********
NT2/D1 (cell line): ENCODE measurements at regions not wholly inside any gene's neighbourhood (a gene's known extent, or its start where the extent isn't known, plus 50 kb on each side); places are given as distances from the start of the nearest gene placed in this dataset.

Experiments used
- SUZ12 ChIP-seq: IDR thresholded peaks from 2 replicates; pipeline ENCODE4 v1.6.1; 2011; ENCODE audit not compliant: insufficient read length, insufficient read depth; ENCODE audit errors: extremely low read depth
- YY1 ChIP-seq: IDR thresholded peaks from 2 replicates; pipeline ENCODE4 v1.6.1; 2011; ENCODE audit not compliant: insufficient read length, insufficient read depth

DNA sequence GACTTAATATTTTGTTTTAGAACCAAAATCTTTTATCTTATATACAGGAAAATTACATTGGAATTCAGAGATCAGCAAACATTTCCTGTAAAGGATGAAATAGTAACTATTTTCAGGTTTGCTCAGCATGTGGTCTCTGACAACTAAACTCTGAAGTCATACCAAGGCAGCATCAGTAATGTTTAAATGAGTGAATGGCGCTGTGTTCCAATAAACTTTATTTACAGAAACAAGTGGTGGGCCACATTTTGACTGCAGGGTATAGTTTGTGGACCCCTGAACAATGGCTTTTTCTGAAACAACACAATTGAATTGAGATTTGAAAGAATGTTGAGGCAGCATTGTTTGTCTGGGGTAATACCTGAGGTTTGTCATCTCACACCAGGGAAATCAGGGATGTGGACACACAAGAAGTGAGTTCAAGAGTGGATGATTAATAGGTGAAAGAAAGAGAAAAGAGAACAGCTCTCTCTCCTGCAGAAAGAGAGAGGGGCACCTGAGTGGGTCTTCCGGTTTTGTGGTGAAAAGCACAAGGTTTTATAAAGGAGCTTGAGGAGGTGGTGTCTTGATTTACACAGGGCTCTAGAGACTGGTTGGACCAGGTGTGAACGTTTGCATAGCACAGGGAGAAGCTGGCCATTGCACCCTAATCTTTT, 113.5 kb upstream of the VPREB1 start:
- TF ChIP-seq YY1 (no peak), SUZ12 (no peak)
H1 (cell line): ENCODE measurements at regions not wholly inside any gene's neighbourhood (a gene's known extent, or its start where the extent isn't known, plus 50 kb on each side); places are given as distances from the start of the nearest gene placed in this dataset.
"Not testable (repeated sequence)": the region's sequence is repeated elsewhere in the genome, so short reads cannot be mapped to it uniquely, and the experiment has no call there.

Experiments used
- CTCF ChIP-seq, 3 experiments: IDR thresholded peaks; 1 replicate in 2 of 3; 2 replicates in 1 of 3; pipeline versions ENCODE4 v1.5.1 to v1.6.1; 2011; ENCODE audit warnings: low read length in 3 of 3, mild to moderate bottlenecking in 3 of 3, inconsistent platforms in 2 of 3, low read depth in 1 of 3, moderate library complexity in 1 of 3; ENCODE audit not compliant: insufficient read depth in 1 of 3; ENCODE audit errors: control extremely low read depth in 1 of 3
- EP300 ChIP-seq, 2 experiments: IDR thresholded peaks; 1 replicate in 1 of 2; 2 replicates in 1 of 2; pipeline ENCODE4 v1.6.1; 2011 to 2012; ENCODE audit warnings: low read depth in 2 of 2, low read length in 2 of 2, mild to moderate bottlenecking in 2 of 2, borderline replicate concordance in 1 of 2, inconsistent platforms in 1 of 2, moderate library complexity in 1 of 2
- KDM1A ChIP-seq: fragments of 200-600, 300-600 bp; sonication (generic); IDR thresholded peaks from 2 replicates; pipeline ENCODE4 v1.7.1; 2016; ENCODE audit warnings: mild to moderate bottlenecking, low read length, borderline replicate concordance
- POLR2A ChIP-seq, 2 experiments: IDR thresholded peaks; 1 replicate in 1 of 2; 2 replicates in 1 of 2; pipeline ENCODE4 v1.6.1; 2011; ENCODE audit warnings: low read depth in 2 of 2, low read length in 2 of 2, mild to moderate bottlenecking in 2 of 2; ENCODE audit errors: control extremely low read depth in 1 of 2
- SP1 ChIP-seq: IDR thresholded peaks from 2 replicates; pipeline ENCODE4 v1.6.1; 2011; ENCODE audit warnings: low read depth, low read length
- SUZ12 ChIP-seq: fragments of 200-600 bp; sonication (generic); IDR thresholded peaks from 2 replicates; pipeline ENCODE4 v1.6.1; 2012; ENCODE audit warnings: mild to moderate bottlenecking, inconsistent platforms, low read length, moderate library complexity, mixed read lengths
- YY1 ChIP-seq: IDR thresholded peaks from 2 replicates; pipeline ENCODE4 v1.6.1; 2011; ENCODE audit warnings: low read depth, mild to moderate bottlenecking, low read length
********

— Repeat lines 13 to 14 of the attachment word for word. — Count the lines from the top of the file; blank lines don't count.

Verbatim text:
- POLR2A ChIP-seq, 2 experiments: IDR thresholded peaks; 1 replicate in 1 of 2; 2 replicates in 1 of 2; pipeline ENCODE4 v1.6.1; 2011; ENCODE audit warnings: low read depth in 2 of 2, low read length in 2 of 2, mild to moderate bottlenecking in 2 of 2; ENCODE audit errors: control extremely low read depth in 1 of 2
- SP1 ChIP-seq: IDR thresholded peaks from 2 replicates; pipeline ENCODE4 v1.6.1; 2011; ENCODE audit warnings: low read depth, low read length